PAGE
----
We turn now to another single who was a role model in the Old Testament: Nehemiah, who came back from the exile to Jerusalem to reconstruct the Kingdom, we find a man who is neither a prophet nor a born leader. He is simply a cupbearer. Like Jeremiah, Nehemiah was ridiculed by his own workers, by the work he performed, and even mocked by the materials he had chosen. Tobiah, a principle opponent, even sent letters threatening his life and that of his workers.
In all this, any individual—let alone a single person and an outsider in Jerusalem—might have been engulfed by depression at such a moment. What drove Nehemiah on??? It was his commitment to the Lord. This commitment truly represents the character of Nehemiah.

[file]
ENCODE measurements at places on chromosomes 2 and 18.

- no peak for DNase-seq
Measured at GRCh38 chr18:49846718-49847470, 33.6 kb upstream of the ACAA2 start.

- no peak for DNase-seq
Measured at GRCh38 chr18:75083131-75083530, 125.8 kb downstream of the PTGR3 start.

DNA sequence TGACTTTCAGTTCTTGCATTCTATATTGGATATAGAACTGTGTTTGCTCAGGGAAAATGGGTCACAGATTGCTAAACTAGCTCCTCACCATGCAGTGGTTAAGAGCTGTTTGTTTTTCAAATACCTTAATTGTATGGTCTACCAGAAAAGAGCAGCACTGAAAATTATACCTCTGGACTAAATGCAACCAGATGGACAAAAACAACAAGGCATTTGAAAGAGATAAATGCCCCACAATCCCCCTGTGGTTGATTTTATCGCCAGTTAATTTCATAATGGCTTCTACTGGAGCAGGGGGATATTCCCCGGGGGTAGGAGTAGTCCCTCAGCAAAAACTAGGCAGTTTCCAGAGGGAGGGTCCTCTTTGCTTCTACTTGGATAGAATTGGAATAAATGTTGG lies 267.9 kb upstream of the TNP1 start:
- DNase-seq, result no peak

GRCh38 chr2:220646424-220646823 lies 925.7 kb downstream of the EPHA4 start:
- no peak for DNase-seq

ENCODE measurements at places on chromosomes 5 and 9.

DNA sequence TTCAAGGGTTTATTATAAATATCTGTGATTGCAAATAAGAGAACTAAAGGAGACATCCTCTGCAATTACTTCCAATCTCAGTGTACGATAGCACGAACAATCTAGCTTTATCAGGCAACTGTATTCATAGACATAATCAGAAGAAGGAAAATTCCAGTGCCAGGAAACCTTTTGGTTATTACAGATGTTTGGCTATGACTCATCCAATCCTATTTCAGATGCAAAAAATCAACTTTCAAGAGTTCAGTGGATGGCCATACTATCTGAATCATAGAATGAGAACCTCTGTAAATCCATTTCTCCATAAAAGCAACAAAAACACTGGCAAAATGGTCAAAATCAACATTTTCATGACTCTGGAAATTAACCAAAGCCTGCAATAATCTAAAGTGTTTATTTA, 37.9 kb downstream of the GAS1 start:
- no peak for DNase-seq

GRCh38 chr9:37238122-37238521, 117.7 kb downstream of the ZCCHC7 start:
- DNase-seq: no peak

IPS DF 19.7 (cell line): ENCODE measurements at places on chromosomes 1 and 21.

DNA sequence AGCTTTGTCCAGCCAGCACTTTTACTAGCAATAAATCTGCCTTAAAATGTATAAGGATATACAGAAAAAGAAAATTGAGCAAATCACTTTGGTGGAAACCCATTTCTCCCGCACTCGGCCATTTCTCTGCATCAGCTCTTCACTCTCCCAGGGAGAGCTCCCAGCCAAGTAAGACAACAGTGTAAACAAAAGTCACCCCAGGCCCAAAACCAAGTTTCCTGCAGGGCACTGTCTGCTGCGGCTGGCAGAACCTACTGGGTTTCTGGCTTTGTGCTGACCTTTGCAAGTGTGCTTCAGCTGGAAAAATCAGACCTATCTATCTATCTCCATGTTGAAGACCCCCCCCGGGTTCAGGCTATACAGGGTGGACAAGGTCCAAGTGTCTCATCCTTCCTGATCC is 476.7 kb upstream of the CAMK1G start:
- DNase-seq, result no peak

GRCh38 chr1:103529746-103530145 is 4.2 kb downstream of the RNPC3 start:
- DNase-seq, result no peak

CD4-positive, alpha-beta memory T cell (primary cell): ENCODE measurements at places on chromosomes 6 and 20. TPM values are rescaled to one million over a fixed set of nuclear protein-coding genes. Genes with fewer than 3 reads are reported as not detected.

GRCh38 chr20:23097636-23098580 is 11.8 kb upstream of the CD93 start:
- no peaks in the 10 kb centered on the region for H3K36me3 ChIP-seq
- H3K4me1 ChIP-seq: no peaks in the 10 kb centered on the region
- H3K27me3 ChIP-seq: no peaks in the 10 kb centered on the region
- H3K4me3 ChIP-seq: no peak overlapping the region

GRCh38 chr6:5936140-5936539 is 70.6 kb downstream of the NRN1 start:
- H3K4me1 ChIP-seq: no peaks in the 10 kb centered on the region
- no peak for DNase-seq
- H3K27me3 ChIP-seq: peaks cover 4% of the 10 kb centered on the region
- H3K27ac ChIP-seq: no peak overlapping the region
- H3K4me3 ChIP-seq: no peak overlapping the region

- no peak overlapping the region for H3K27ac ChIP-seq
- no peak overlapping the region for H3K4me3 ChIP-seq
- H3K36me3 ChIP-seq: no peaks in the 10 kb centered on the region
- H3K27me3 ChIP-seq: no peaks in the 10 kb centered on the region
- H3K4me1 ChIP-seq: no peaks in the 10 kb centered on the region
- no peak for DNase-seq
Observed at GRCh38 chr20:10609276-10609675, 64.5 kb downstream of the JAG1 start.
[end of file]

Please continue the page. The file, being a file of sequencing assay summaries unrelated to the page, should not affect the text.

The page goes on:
Hoffeditz notes, “Living with imperfect people creates frustration and discouragement.” In building the Old Testament Jerusalem Wall anew, we observe that Nehemiah observed many intraparty and intra-familial feuds. There were the struggles between those who had much and those who had little. There was anger amongst those who had good property and those who had less good quality land and homes. Socially there was struggle constantly.
However, from the first part of Nehemiah’s book onwards we see that Nehemiah’s actions and character revealed a full commitment to the Lord [despite the people’s sins and failures evidenced all around him]. Commitment was what Nehemiah was about. This was how a young untrained leader—a cupbearer—was able to lead his people to do more & more while surmounting all kinds of obstacles for over 12 years.